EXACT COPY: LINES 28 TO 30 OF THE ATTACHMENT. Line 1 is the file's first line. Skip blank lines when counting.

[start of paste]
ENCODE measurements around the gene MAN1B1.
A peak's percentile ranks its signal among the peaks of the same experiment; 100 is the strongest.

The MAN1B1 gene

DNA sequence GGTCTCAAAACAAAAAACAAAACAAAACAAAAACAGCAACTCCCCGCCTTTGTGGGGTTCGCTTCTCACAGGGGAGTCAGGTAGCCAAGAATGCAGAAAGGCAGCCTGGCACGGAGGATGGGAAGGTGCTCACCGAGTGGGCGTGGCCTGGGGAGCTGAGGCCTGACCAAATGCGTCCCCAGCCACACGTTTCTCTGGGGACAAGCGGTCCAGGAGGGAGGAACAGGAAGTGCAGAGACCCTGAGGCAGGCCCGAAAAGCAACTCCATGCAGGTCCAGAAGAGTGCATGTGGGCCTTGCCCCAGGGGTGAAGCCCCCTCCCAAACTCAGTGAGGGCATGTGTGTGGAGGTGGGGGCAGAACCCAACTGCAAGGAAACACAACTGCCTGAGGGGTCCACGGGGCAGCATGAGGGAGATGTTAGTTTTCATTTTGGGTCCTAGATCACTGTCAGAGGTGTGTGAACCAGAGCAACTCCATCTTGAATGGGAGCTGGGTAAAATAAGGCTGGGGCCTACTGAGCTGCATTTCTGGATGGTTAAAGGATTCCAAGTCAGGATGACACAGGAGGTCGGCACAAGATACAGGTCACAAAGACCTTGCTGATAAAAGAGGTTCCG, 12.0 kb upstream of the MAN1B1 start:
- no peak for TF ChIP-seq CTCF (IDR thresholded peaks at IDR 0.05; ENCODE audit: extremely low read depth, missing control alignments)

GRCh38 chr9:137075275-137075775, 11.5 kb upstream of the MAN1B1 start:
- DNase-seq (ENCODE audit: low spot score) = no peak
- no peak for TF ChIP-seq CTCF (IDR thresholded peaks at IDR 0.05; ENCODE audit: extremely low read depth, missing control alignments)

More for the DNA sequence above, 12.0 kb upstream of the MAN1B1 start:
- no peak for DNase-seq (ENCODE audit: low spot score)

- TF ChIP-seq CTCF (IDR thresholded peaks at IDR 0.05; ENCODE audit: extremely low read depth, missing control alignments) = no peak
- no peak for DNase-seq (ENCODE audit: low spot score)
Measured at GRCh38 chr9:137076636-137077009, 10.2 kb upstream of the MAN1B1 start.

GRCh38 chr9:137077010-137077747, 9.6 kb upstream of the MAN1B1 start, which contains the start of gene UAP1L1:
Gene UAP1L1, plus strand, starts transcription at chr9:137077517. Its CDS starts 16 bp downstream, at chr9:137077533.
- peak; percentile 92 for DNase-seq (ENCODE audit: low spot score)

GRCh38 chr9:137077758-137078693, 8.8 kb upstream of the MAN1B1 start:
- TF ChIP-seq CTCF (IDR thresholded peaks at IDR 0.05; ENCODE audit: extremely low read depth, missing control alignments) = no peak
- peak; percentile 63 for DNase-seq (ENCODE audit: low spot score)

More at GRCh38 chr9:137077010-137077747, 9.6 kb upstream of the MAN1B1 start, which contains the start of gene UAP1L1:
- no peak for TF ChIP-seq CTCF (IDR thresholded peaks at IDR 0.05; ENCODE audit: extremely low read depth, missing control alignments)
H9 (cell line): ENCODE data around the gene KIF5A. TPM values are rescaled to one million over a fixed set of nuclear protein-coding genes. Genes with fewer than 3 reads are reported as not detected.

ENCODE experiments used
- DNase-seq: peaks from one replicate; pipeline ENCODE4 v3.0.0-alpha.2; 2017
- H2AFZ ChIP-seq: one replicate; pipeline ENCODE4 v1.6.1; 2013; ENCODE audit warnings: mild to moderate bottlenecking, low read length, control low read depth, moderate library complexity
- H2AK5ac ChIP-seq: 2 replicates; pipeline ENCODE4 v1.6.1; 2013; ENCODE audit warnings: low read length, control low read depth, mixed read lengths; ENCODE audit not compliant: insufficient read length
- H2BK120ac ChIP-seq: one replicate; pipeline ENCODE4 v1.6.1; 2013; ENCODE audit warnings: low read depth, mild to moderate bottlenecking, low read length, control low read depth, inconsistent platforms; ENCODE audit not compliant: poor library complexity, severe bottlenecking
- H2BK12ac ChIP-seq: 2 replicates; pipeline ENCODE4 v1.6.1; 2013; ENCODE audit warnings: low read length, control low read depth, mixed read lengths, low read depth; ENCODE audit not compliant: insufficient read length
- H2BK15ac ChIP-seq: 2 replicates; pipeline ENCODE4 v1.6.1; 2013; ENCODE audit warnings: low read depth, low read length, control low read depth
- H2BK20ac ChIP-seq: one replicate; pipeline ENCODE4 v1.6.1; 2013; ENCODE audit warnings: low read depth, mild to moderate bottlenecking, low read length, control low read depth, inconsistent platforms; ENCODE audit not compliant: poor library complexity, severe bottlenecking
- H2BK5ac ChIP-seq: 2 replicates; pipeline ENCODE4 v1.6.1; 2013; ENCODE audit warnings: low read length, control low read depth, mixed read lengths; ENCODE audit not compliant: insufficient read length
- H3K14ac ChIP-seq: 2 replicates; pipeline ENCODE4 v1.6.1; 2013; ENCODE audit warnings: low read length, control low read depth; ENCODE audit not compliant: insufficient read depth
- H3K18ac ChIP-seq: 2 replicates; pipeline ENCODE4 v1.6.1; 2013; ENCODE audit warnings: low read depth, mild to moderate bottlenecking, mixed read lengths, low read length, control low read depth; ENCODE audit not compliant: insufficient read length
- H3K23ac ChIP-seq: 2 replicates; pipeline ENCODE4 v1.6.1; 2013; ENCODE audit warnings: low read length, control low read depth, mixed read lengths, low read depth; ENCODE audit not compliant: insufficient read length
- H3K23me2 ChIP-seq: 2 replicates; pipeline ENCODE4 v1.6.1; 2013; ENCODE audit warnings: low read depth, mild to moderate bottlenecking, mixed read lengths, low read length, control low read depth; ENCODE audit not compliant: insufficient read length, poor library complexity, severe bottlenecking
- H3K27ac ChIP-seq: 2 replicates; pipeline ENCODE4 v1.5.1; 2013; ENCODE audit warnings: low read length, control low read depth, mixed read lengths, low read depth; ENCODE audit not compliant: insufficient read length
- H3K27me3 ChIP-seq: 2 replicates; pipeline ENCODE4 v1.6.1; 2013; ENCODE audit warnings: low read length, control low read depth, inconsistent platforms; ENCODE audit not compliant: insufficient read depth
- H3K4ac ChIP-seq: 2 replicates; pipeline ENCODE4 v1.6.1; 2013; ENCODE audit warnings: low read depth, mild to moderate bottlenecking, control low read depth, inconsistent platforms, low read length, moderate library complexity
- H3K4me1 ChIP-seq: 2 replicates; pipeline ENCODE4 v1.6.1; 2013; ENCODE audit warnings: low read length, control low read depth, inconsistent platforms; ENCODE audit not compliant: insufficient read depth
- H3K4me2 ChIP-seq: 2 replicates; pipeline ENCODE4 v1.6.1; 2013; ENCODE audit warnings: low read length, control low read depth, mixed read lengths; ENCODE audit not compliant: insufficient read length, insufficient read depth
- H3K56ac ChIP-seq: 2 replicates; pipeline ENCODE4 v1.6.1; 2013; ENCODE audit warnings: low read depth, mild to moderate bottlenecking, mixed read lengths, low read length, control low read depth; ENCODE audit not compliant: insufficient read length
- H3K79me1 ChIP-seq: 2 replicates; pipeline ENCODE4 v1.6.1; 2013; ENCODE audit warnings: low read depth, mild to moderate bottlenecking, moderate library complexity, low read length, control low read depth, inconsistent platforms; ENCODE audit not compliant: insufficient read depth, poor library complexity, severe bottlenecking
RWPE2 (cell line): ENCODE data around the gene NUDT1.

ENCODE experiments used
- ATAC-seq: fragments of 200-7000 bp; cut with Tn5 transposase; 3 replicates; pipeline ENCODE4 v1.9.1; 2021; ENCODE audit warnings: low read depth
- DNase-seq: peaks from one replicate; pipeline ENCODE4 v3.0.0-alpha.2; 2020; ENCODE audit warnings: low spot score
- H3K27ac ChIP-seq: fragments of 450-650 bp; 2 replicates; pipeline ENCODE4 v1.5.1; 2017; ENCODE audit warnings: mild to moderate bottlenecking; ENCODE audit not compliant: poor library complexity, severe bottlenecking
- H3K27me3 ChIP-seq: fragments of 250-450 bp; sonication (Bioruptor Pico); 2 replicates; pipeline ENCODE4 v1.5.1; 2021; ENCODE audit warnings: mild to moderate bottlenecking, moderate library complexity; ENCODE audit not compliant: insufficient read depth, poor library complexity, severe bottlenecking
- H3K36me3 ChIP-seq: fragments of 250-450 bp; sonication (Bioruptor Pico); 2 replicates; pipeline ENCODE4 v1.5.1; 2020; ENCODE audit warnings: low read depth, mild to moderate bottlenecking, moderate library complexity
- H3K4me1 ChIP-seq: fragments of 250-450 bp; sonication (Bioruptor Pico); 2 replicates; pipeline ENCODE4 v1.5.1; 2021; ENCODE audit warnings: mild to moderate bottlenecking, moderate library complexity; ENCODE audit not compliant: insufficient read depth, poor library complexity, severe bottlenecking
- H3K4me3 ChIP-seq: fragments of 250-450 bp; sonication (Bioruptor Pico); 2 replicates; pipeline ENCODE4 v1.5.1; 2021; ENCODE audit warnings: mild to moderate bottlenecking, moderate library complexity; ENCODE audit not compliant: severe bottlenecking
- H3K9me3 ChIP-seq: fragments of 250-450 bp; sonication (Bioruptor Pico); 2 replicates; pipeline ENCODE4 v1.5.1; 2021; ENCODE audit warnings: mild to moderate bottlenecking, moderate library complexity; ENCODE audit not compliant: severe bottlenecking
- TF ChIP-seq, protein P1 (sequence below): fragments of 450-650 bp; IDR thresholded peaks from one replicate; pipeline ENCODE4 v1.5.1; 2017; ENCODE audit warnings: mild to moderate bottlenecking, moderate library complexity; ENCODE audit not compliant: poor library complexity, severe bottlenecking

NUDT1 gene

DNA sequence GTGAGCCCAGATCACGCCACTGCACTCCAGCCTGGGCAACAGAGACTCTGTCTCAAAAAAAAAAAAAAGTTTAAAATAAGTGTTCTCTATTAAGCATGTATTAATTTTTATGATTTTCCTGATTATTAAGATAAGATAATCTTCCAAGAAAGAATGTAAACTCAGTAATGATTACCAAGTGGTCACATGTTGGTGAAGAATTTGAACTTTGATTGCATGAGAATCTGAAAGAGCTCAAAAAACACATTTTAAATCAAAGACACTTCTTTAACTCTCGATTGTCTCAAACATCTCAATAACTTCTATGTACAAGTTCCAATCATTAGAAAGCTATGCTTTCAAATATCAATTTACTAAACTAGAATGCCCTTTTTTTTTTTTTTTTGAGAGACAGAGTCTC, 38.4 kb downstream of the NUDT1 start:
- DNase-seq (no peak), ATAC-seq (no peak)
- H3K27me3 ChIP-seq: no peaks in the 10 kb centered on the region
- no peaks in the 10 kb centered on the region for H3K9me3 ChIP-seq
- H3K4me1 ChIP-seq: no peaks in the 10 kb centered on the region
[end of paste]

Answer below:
- H2BK12ac ChIP-seq: 2 replicates; pipeline ENCODE4 v1.6.1; 2013; ENCODE audit warnings: low read length, control low read depth, mixed read lengths, low read depth; ENCODE audit not compliant: insufficient read length
- H2BK15ac ChIP-seq: 2 replicates; pipeline ENCODE4 v1.6.1; 2013; ENCODE audit warnings: low read depth, low read length, control low read depth
- H2BK20ac ChIP-seq: one replicate; pipeline ENCODE4 v1.6.1; 2013; ENCODE audit warnings: low read depth, mild to moderate bottlenecking, low read length, control low read depth, inconsistent platforms; ENCODE audit not compliant: poor library complexity, severe bottlenecking